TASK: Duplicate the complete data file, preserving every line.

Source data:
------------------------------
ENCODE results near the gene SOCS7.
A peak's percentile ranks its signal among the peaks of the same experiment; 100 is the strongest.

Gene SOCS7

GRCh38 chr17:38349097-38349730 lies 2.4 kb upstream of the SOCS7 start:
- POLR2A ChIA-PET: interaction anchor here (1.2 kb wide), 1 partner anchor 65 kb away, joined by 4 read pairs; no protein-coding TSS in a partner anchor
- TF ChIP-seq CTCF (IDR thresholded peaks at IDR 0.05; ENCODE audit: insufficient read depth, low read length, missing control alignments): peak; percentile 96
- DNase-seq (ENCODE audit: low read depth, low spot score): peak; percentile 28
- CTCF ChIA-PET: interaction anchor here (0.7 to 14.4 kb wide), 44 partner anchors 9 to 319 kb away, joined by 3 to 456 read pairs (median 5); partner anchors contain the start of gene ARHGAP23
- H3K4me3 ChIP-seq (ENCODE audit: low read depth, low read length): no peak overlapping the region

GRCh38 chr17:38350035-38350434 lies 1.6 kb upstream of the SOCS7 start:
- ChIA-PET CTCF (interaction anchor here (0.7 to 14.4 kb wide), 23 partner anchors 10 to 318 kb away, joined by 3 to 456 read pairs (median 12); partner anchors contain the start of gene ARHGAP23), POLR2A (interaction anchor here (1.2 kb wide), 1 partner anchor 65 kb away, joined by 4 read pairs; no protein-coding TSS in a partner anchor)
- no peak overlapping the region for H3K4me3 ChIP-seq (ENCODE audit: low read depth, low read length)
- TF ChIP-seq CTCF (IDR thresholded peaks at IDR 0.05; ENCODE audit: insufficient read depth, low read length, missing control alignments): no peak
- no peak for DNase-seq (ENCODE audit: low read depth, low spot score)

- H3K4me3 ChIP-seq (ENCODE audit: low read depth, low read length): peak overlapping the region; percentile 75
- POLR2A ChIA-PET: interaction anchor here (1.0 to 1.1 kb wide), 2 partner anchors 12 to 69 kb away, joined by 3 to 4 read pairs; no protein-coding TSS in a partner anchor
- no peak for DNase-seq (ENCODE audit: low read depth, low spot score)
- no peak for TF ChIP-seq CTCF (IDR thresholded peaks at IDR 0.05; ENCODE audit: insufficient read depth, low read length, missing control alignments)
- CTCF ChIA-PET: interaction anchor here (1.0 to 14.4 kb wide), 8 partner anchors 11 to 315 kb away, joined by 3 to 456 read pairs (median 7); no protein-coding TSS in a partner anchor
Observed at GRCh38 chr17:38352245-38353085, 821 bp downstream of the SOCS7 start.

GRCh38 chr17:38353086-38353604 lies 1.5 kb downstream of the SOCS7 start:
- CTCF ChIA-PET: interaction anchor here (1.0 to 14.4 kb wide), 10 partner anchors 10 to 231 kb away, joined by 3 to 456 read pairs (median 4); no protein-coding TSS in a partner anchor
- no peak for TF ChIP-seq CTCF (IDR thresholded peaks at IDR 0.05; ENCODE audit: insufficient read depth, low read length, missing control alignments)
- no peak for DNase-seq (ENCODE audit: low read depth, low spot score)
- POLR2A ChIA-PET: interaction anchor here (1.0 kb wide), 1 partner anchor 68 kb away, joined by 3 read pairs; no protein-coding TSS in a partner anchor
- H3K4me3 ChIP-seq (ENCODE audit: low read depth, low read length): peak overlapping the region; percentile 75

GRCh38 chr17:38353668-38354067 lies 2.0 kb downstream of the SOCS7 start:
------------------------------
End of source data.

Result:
ENCODE results near the gene SOCS7.
A peak's percentile ranks its signal among the peaks of the same experiment; 100 is the strongest.

Gene SOCS7

GRCh38 chr17:38349097-38349730 lies 2.4 kb upstream of the SOCS7 start:
- POLR2A ChIA-PET: interaction anchor here (1.2 kb wide), 1 partner anchor 65 kb away, joined by 4 read pairs; no protein-coding TSS in a partner anchor
- TF ChIP-seq CTCF (IDR thresholded peaks at IDR 0.05; ENCODE audit: insufficient read depth, low read length, missing control alignments): peak; percentile 96
- DNase-seq (ENCODE audit: low read depth, low spot score): peak; percentile 28
- CTCF ChIA-PET: interaction anchor here (0.7 to 14.4 kb wide), 44 partner anchors 9 to 319 kb away, joined by 3 to 456 read pairs (median 5); partner anchors contain the start of gene ARHGAP23
- H3K4me3 ChIP-seq (ENCODE audit: low read depth, low read length): no peak overlapping the region

GRCh38 chr17:38350035-38350434 lies 1.6 kb upstream of the SOCS7 start:
- ChIA-PET CTCF (interaction anchor here (0.7 to 14.4 kb wide), 23 partner anchors 10 to 318 kb away, joined by 3 to 456 read pairs (median 12); partner anchors contain the start of gene ARHGAP23), POLR2A (interaction anchor here (1.2 kb wide), 1 partner anchor 65 kb away, joined by 4 read pairs; no protein-coding TSS in a partner anchor)
- no peak overlapping the region for H3K4me3 ChIP-seq (ENCODE audit: low read depth, low read length)
- TF ChIP-seq CTCF (IDR thresholded peaks at IDR 0.05; ENCODE audit: insufficient read depth, low read length, missing control alignments): no peak
- no peak for DNase-seq (ENCODE audit: low read depth, low spot score)

- H3K4me3 ChIP-seq (ENCODE audit: low read depth, low read length): peak overlapping the region; percentile 75
- POLR2A ChIA-PET: interaction anchor here (1.0 to 1.1 kb wide), 2 partner anchors 12 to 69 kb away, joined by 3 to 4 read pairs; no protein-coding TSS in a partner anchor
- no peak for DNase-seq (ENCODE audit: low read depth, low spot score)
- no peak for TF ChIP-seq CTCF (IDR thresholded peaks at IDR 0.05; ENCODE audit: insufficient read depth, low read length, missing control alignments)
- CTCF ChIA-PET: interaction anchor here (1.0 to 14.4 kb wide), 8 partner anchors 11 to 315 kb away, joined by 3 to 456 read pairs (median 7); no protein-coding TSS in a partner anchor
Observed at GRCh38 chr17:38352245-38353085, 821 bp downstream of the SOCS7 start.

GRCh38 chr17:38353086-38353604 lies 1.5 kb downstream of the SOCS7 start:
- CTCF ChIA-PET: interaction anchor here (1.0 to 14.4 kb wide), 10 partner anchors 10 to 231 kb away, joined by 3 to 456 read pairs (median 4); no protein-coding TSS in a partner anchor
- no peak for TF ChIP-seq CTCF (IDR thresholded peaks at IDR 0.05; ENCODE audit: insufficient read depth, low read length, missing control alignments)
- no peak for DNase-seq (ENCODE audit: low read depth, low spot score)
- POLR2A ChIA-PET: interaction anchor here (1.0 kb wide), 1 partner anchor 68 kb away, joined by 3 read pairs; no protein-coding TSS in a partner anchor
- H3K4me3 ChIP-seq (ENCODE audit: low read depth, low read length): peak overlapping the region; percentile 75

GRCh38 chr17:38353668-38354067 lies 2.0 kb downstream of the SOCS7 start: